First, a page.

Tunon was one of the thousands of area residents who have been drawn to the reading system's free mini-lessons by advertising that features students flipping through texts as if they were looking at picture books. In one ad, a cartoon character stands next to a pile of books, exclaiming: "I can't believe I read the whole thing."

Once at the mini-session, an instructor tells the student that anyone can learn the necessary skills, that all it takes is practice, that if you break the bad habits you learned as a child, you'll be reading six times faster. It's a 15-minute buildup that ends with a passing reference to the $395 price tag ($295 if another member of your family enrolls).

The instructor will tell you that you will stop subvocalizing -- reading the individual word to yourself, that if you don't regress -- reread a line -- you'll save 40 percent of your reading time.

And if that's not enough to pique your interest, the first session leads you through a 15-minute film on the reading method. The highlight is a 1975 "Tonight Show" segment of an interview with Elizabeth Jaffee, then a 13-year-old wunderkind of speed reading, who reads 30 pages of a highly technical book in one minute, while Johnny Carson jokes about the one page he sort-of, well, glanced at.

What they don't tell you is that Jaffee, now a college freshman, isn't really a speed reader anymore. That because of the publicity she got as an Evelyn Wood alumna, she sued and received a $25,000 out-of court settlement. Jaffee, Wood's star pupil, claims that the technique works only for certain kinds of reading.

While the instructor claims that the course stresses technical reading, alumni say that it works best with more simple work. "They assign simple novels, essays, nothing hard. I would say junior high reading level," says Irene Berns, of Bethesda, an Evelyn Wood graduate.

Alumni say that it takes a lot of effort to keep up speed reading -- so much, many say, that they have lost the skill. For whatever reasons -- they don't have the necessary confidence; they were too old to be taught new tricks -- most say they have returned to their old ways of reading.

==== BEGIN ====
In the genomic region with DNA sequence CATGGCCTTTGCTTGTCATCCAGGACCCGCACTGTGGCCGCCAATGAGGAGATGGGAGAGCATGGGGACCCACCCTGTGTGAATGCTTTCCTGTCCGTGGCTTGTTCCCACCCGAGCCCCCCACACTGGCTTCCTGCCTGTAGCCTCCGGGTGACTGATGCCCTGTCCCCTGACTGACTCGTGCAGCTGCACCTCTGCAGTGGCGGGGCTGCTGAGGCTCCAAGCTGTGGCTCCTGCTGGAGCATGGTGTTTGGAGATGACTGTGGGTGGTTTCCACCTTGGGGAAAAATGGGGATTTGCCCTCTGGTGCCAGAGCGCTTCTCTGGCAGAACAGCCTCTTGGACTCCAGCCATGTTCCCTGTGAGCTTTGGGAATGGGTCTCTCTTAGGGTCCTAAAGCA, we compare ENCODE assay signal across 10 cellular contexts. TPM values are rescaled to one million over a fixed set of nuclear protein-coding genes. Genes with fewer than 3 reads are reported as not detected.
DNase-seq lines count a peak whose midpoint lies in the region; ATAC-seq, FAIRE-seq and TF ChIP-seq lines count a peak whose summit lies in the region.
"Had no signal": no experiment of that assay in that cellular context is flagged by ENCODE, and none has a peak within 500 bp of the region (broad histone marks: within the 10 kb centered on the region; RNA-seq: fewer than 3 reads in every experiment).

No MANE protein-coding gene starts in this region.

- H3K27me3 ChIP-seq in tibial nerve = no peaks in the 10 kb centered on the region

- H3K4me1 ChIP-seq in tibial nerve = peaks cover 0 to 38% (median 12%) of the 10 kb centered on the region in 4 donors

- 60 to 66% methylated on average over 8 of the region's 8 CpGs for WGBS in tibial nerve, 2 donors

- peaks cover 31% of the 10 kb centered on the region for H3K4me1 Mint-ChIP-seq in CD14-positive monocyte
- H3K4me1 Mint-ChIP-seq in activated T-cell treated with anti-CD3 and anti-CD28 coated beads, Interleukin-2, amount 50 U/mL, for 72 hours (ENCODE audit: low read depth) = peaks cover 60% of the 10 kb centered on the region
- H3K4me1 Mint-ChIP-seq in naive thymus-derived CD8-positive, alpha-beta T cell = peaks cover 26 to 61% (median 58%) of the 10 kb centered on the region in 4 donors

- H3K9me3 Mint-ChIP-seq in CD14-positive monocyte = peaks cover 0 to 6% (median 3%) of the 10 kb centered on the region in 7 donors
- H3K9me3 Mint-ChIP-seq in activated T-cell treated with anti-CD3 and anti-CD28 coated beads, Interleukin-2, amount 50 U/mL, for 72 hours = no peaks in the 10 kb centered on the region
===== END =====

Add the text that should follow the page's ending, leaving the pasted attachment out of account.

As the International Reading Association's Guthrie says, "If it's true that they improve something, it's probably unnatural and it goes away."

Chris Hanburger, an alumnus and former Washington Redskins linebacker, explains it this way: "It's like flying. You work for a license and then you let everything go. I'm in that category."

Some former students, including Sen. William Proxmire (D-Wis.) who took the course with former senator Stuart Symington (D-Mo.) and Sen. Herman Talmadge (D-Ga.) in 1962, believe the course was worthwhile even if they have lost most of their former speed.

Proxmire, who boasts of reading Jack London's "Call of the Wild," in three minutes when he was enrolled, allows that he's down to 1,000 words a minute these days.

"What we're teaching here isn't magic," says Carol Dattoli, the top instructor for the Washington Evelyn Wood franchise. "Being a dynamic reader means being able to read everything dynamically."

But former students complain that the reading they find easiest to speed through is precisely the material they would prefer to savor by reading slowly. "The subtleties and nuances, they're not interested in," says one student.

For unhappy students, Evelyn Wood officials proffer a guarantee that states tuition will be refunded "if the student does not at least triple his Effective Reading Speed (reading rate times percentage of comprehension)" providing he fulfills the course's other requirements.

Evelyn Wood's oral promises to increase speed without an attendent loss of comprehension -- a claim Wood instructors still make in the introductory lesson -- drew sharp criticism form the Maryland attorney general's office four years ago. The company then agreed to sign an assurance of discontinuance -- a written promise not to mislead consumers, but not an admission of fault.

Evelyn Wood officials in the Washington are point to their refund policy as proof that their course works. Max Cohen, assistant director of the Washington franchise, says that only 2 to 3 percent of the 2,000 students who annually pass through the course here ask for refunds, and he boasts that 96 percent of those get their money back.

Jean Haywood, an employe at the British Embassy, is one of those people who asked for and received a refund. "It didn't meet up to my expectations," she says. "I couldn't seem to get anything out of it."

But, then, as screenwriter and actor Woody Allen said: "I took a course in speed reading. They taught me how to read down the center of the page. At the end of the course I read 'War and Peace' in 20 minutes. It deals with Russia."